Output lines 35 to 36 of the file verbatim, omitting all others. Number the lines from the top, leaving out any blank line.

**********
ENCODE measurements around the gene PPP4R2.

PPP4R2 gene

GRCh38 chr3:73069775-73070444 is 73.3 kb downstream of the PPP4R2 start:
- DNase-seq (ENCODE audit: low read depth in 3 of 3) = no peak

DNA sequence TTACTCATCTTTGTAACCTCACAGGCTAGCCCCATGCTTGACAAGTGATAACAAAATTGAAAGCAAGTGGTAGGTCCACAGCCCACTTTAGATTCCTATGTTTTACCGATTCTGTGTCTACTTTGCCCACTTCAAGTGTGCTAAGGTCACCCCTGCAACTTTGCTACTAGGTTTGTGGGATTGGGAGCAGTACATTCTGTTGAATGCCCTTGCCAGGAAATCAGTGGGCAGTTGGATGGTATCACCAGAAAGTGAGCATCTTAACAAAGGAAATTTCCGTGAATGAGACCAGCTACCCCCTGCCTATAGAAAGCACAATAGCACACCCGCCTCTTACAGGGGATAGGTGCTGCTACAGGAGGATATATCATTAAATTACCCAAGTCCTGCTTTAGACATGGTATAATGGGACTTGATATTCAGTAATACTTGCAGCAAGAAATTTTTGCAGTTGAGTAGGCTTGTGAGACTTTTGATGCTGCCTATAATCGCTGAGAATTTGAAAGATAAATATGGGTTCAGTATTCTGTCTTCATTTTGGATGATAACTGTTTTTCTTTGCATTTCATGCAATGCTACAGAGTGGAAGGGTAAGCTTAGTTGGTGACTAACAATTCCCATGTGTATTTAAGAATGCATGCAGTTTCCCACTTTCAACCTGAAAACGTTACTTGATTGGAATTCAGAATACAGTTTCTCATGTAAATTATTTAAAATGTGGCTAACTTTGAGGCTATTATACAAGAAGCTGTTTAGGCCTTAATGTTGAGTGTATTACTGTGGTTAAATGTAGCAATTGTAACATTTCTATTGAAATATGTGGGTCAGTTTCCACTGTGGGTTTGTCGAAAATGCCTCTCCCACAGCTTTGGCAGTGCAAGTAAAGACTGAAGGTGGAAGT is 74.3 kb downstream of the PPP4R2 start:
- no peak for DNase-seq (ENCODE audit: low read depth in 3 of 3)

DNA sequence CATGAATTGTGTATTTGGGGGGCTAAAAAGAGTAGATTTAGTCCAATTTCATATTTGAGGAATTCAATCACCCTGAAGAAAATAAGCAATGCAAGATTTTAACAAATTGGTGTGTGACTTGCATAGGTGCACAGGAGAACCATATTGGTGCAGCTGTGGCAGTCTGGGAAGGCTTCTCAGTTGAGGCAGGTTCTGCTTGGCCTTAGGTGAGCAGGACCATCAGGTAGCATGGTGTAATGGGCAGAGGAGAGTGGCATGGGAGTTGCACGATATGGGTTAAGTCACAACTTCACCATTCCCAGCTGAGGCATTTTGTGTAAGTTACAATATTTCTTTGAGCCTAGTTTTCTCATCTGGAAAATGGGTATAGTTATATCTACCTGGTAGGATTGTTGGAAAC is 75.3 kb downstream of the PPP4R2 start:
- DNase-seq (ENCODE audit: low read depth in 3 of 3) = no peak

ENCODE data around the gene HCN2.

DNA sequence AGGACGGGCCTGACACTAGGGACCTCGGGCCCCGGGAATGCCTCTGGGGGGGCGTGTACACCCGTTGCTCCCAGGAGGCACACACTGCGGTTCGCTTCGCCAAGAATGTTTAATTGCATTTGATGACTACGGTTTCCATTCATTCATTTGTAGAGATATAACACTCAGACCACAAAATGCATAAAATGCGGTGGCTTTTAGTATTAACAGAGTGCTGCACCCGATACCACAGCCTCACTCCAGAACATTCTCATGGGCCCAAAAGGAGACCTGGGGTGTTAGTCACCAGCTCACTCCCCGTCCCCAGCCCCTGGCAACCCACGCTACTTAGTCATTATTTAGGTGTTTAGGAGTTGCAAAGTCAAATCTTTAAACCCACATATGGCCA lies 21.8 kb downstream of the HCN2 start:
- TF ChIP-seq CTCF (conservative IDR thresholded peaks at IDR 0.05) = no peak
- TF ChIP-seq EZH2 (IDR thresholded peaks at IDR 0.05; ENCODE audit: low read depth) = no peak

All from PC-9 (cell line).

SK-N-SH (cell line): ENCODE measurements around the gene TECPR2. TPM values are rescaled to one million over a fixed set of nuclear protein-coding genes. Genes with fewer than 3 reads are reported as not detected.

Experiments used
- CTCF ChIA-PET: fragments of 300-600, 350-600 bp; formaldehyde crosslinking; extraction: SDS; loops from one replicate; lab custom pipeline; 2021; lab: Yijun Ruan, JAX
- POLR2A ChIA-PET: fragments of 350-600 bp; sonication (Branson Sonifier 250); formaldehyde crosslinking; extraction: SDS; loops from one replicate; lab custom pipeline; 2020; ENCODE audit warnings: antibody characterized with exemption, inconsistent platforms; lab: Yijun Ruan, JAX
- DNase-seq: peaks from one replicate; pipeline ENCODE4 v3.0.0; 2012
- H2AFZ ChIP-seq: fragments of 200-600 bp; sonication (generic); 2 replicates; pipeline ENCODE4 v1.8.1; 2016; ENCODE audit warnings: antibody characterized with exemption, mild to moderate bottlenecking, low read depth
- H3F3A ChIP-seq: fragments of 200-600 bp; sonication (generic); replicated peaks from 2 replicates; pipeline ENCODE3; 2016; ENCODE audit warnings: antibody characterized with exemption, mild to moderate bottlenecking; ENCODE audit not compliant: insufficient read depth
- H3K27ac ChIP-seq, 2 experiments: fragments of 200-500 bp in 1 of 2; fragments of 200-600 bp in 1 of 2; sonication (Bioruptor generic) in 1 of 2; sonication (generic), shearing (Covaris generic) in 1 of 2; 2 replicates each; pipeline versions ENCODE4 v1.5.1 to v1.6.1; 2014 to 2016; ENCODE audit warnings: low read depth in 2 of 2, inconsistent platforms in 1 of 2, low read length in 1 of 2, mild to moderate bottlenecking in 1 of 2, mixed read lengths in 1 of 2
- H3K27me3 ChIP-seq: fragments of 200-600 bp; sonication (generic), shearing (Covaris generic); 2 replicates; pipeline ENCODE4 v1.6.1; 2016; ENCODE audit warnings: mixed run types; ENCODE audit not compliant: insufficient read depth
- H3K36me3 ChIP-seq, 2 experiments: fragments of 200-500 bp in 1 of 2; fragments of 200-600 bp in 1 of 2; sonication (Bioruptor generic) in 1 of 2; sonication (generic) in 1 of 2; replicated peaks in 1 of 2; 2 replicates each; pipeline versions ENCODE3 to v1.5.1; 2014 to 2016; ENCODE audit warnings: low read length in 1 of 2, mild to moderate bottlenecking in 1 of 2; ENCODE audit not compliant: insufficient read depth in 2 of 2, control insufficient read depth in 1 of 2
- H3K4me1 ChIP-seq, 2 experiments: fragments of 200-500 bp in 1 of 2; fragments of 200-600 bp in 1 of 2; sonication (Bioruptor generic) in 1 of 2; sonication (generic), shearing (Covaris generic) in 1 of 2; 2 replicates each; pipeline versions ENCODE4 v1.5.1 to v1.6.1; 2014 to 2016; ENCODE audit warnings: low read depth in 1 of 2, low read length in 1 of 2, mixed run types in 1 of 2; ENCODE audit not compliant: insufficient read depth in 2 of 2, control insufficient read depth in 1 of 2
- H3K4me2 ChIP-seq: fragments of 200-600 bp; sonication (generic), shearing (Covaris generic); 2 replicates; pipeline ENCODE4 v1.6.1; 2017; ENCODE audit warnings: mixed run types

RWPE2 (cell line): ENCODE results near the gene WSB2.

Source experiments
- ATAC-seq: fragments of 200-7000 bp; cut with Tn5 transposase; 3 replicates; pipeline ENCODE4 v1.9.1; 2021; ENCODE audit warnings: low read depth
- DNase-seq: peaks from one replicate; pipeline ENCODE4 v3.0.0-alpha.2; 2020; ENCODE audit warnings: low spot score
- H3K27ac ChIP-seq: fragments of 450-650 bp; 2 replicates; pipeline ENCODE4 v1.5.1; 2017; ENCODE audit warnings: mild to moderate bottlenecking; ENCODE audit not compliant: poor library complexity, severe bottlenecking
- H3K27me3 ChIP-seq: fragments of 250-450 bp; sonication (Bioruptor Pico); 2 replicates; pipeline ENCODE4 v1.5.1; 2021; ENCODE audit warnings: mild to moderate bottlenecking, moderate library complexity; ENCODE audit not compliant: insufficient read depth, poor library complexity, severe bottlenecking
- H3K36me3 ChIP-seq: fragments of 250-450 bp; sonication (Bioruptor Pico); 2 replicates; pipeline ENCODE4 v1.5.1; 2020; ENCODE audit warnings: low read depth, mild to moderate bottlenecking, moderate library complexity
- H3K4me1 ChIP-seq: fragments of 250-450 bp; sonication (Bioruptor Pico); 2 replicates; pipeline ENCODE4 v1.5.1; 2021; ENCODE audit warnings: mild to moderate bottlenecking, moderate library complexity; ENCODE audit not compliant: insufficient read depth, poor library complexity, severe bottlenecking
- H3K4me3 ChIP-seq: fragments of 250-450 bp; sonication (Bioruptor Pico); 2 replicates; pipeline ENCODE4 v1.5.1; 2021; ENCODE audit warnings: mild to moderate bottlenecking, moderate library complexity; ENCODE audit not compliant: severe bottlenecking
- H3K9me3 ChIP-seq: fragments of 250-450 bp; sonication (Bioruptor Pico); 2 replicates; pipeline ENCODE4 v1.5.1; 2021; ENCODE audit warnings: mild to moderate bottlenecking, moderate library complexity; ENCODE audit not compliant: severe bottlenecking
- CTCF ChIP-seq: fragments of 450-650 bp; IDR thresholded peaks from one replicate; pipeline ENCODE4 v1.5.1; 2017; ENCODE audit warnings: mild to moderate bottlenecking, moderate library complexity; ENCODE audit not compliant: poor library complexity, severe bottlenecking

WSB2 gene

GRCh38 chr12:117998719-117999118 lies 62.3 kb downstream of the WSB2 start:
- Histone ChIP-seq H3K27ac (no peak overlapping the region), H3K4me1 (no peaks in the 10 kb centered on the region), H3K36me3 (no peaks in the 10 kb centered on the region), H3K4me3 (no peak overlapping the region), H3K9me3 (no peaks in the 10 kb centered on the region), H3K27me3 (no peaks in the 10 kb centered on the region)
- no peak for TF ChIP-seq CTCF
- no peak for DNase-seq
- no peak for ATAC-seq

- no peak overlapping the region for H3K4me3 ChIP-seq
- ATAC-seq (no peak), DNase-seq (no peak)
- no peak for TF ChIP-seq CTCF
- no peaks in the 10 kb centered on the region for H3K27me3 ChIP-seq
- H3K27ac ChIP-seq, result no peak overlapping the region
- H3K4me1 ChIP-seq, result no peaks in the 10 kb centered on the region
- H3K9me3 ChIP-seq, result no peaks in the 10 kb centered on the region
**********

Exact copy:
- H3K9me3 ChIP-seq: fragments of 250-450 bp; sonication (Bioruptor Pico); 2 replicates; pipeline ENCODE4 v1.5.1; 2021; ENCODE audit warnings: mild to moderate bottlenecking, moderate library complexity; ENCODE audit not compliant: severe bottlenecking
- CTCF ChIP-seq: fragments of 450-650 bp; IDR thresholded peaks from one replicate; pipeline ENCODE4 v1.5.1; 2017; ENCODE audit warnings: mild to moderate bottlenecking, moderate library complexity; ENCODE audit not compliant: poor library complexity, severe bottlenecking